Oscar actresses make history
Oscar presenters, pundits and fans may struggle to pronounce Quvenzhane Wallis' name, but they are going to be hearing it a lot in the next six weeks.
The 9-year-old breakout star of independent film Beasts of the Southern Wild was among the handful of new faces who will compete against veterans for an Oscar statuette next month.
Wallis, whose first name is pronounced "kwa-ven-jan-eh," became the youngest best actress nominee in the academy's 85-year history for her portrayal of Hushpuppy, a fierce young girl living in the swamps of Louisiana in Beasts.
"Thank you to all you Oscar folks, from me, my mom and my dad ... Beast it!," Wallis said in a statement.
Beasts producer Michael Gottwald, whose film was nominated for best picture, told Reuters he knew audiences enjoyed Wallis' performance in the film, but was surprised by the academy's warm response.
"Of all the nominations, that may be the most special because it's historic and we looked at her after looking at 4,000 girls for that part ... she had never been on any sort of ride like this before, so that's a real unique honour," he said.
Wallis will be competing against veteran French actress Emmanuelle Riva, who at 85 years old became the oldest lead actress nominee for the harrowing French language drama Amour.
Lincoln and Les Miserables were expected to be nominated, but mythological indie drama Beasts and Amour were two surprises in key categories, including best picture, directing and screenplay.
Director Benh Zeitlin, a first-time filmmaker, and Amour's Michael Haneke will vie for best director honours against Steven Spielberg for Lincoln, Ang Lee for Life of Pi and David O. Russell for Silver Linings Playbook.
Oscar-winning filmmakers Kathryn Bigelow, Tom Hooper, Quentin Tarantino and Ben Affleck were overlooked in the director category.
"I feel like my house just crashed on the yellow brick road and everything just turned colour ... it's a beautiful thing for independent filmmaking and for creative freedom everywhere," Zeitlin said.
CHASTAIN RETURNS TO RED CARPET
Jessica Chastain, 35, who was an Oscar nominee last year, will return to Hollywood's Dolby Theater on February 24 after she received a best actress nomination for her role as a dogged CIA agent in Osama bin Laden-thriller Zero Dark Thirty.
Bradley Cooper, 38, best known as the star of raunchy comedy The Hangover and People Magazine's 2011 Sexiest Man Alive, will walk the red carpet after landing his first best actor nod for his role as a bipolar teacher in quirky crowd pleaser Silver Linings Playbook.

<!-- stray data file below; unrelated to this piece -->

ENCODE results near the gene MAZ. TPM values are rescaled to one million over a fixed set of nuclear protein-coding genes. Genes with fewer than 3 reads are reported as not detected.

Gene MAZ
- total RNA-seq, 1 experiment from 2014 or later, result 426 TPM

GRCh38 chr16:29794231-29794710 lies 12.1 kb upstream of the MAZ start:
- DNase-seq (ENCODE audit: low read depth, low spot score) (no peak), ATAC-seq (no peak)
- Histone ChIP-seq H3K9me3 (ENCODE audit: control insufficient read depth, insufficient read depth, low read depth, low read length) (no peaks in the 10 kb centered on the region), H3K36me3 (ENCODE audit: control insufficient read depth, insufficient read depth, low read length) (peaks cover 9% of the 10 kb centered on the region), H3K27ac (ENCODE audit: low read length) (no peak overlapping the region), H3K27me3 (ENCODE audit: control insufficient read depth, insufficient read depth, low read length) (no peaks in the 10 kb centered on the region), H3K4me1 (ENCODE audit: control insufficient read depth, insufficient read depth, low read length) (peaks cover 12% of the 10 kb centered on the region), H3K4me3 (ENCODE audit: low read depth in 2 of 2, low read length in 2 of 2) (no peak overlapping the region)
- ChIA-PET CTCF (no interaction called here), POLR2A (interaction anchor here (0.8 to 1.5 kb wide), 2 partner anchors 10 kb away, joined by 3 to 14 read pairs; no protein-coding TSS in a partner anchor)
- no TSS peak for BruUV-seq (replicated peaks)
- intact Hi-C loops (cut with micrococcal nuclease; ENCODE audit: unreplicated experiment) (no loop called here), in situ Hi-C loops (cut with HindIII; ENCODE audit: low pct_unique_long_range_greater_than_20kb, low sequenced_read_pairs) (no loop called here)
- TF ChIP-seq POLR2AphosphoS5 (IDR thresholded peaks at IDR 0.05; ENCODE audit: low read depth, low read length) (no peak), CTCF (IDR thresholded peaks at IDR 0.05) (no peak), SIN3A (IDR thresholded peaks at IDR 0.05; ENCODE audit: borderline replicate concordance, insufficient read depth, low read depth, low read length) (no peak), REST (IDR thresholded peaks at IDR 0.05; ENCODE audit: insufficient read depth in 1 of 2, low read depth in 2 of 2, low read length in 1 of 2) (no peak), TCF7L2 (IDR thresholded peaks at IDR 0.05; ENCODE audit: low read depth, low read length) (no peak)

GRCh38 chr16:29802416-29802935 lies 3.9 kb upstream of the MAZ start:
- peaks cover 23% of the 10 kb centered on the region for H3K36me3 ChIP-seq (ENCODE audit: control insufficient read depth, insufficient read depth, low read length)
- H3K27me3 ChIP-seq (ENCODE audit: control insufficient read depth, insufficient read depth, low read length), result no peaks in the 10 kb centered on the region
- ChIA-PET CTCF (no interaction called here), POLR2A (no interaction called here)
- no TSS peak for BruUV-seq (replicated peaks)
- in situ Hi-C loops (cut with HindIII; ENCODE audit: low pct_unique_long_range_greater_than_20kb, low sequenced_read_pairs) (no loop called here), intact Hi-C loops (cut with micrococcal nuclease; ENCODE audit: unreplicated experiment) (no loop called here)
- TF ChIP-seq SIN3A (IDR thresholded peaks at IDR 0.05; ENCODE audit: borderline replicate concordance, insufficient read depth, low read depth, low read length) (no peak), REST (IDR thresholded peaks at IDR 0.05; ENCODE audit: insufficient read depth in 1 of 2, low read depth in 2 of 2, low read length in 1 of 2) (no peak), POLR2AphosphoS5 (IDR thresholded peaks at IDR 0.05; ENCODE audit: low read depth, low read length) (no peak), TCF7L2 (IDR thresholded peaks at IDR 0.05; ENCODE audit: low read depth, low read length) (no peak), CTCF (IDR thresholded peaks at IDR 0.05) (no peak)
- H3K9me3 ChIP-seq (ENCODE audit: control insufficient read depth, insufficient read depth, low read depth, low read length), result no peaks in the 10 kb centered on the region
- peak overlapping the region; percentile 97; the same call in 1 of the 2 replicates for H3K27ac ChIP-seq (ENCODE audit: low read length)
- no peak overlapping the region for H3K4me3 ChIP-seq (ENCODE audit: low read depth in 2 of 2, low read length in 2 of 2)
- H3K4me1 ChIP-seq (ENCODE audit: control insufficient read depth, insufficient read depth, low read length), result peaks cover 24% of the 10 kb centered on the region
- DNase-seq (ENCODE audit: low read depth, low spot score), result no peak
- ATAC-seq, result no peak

"To be a part of this group of actors who have put forth incredible performances this year. ... It's a moment I'll cherish and never forget," Cooper said in a statement.
Broadway star Hugh Jackman, 44, got his first Oscar nomination after shedding weight to play petty thief-turned-do-gooder Jean Valjean in Les Miserables.
Two-time Oscar-winner Robert De Niro scored his first Academy Award nod in 21 years for his supporting role as an eccentric father in Silver Linings Playbook.
After landing her first Oscar nomination for best supporting actress in 2010 for Animal Kingdom, the academy included Australian actress Jacki Weaver, 65, in the supporting actress category on Thursday for her portrayal of De Niro's long-suffering wife in Silver Linings.
"To be nominated twice now is incredible," Weaver said.
OSCARS FUN FACTS:
GOLDEN AGE: At 85 years old, Emmanuelle Riva of Amour is now the oldest best actress nominee, while 9-year-old Quvenzhane Wallis of Beasts of the Southern Wild is the youngest in that category. The oldest nominee across all acting categories remains Gloria Stuart, who was 87 when she received a supporting actress nod for 1997's Titanic, and the youngest is Justin Henry, who was 8 when he was nominated as supporting actor for 1979's Kramer vs. Kramer.
VETERANS DAY: Nine of the nominees, including all of the supporting actor nominees, are previous winners: Daniel Day-Lewis, Sally Field and Tommy Lee Jones of Lincoln, Denzel Washington of Flight, Alan Arkin of Argo, Robert De Niro of Silver Linings Playbook, Philip Seymour Hoffman of The Master, Christoph Waltz of Django Unchained and Helen Hunt of The Sessions. Jessica Chastain, up for Zero Dark Thirty, is the only acting contender who was nominated last year.
ALL IN THE FAMILY: Thomas Newman's nod for original score for Skyfall is his 11th and brings the total for members of the musical Newman family (Alfred, Lionel, Emil, Thomas, David and Randy) to 87, more than any other clan. With his original screenplay nomination for Moonrise Kingdom, Roman Coppola becomes the sixth member of the Coppola family (Carmine Coppola, Francis Ford Coppola, Talia Shire, Nicolas Cage and Sofia Coppola) to receive a nod, for a family total of 24.
RECORD BREAKERS: Some nominees are smashing records. Steven Spielberg and Kathleen Kennedy share the record for the most best picture nominations for individual producers with eight each. With his best picture nod for Argo, producer George Clooney joins Warren Beatty as the only powerhouses to have nominations for best picture, directing, writing and acting. Michael Kahn is now the most-nominated film editor, having received his eighth nomination this year for Lincoln.
INTERNATIONAL FLAVOR: Amour, which is nominated in five categories this year, is the fifth film to be nominated in both the best picture and foreign language categories. The others were Z, which won the foreign language trophy in 1969; The Emigrants, a foreign language nominee in 1971 and a best picture nominee in 1972; Life Is Beautiful, which won the foreign language award in 1998; and Crouching Tiger, Hidden Dragon, the foreign language winner in 2000.